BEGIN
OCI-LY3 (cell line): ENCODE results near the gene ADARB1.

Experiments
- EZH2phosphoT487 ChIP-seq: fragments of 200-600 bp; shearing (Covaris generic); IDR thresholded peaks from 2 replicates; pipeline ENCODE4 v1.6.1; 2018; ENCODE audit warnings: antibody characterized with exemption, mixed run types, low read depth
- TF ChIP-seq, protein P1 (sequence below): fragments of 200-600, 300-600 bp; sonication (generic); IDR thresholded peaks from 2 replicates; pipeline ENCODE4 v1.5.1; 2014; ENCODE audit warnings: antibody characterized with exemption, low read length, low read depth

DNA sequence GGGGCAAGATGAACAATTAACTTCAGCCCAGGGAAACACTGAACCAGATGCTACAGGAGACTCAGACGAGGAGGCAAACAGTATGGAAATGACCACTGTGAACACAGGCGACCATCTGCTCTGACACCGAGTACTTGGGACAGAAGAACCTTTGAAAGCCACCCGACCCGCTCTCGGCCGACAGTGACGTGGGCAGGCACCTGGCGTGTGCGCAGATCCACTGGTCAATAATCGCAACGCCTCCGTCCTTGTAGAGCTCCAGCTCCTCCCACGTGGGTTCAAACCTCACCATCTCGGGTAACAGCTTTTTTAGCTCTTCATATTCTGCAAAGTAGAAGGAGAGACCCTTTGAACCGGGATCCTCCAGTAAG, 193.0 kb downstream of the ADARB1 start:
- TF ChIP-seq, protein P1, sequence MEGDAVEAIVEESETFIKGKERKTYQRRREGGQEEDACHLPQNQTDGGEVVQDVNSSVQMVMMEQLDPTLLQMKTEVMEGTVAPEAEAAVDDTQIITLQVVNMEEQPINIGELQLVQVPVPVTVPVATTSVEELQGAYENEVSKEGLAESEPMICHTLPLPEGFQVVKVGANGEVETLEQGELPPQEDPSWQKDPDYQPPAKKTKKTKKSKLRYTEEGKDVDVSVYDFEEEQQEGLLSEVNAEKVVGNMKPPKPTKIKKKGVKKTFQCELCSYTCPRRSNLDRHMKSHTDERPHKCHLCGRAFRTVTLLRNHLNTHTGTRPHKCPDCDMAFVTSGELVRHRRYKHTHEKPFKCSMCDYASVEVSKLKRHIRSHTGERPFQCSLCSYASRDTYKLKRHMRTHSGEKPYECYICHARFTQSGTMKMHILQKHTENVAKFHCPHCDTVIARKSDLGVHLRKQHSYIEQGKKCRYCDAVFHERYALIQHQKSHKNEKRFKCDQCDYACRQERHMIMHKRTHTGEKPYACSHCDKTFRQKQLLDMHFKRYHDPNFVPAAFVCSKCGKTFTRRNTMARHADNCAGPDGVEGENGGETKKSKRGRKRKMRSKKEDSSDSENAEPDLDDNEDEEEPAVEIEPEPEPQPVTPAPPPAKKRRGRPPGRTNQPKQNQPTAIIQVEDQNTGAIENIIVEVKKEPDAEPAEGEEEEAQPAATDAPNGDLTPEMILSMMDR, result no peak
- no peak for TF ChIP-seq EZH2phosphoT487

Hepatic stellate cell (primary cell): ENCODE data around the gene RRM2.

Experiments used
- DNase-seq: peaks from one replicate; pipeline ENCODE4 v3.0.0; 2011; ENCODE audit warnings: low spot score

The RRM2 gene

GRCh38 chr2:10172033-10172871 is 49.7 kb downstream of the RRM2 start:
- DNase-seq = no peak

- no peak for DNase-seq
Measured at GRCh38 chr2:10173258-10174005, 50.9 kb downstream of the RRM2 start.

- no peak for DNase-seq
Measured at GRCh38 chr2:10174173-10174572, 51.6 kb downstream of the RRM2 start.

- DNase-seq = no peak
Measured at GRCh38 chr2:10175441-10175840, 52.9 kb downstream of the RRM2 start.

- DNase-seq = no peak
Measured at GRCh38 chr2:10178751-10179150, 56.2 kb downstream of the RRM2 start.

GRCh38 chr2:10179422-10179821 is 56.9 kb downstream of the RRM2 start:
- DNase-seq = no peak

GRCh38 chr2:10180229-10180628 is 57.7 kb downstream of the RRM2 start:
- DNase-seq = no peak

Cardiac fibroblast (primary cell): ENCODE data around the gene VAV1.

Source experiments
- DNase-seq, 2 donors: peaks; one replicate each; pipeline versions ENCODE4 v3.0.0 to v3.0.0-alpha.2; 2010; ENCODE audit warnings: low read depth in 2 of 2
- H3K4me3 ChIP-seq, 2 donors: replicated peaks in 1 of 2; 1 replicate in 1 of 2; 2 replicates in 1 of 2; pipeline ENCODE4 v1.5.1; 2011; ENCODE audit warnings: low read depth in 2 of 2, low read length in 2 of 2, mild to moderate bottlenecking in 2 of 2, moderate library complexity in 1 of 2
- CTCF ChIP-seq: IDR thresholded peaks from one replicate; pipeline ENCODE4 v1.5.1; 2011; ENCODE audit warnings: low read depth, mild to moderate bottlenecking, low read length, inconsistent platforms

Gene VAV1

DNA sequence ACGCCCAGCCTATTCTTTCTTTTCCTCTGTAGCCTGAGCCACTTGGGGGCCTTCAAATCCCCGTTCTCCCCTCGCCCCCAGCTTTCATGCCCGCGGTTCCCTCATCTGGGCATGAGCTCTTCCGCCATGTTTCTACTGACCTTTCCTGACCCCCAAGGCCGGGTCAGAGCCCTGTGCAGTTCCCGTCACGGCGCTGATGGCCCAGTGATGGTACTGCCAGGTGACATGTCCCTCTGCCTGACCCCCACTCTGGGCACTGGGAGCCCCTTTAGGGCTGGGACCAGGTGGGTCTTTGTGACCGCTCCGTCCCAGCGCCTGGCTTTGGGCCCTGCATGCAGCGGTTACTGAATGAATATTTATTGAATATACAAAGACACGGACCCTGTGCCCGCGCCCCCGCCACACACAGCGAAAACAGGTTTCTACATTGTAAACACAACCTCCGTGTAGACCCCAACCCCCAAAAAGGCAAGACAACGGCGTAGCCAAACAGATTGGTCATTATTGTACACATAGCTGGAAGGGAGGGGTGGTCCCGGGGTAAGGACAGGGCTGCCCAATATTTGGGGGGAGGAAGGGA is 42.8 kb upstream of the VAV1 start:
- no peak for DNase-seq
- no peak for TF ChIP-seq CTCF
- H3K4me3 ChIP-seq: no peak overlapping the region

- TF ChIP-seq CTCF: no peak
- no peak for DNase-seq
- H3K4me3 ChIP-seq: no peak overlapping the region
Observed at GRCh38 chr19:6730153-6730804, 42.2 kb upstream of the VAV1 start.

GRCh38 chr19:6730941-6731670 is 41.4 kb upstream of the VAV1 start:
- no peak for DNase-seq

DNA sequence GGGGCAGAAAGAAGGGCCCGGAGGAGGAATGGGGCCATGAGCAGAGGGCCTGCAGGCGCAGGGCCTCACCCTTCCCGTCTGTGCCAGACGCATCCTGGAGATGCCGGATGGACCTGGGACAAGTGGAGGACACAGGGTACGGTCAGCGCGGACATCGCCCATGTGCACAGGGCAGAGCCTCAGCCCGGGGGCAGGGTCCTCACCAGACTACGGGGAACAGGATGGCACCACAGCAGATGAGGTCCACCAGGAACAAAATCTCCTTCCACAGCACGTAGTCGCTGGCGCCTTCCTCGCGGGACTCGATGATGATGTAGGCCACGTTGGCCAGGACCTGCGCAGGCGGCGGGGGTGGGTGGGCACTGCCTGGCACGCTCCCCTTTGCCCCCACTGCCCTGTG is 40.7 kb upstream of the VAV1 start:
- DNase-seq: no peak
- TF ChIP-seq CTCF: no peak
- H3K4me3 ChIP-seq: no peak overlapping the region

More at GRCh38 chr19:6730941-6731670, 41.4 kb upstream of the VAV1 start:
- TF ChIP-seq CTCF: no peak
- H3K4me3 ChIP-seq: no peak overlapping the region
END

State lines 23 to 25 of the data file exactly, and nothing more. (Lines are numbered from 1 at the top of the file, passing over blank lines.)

- DNase-seq = no peak

GRCh38 chr2:10180229-10180628 is 57.7 kb downstream of the RRM2 start:
- DNase-seq = no peak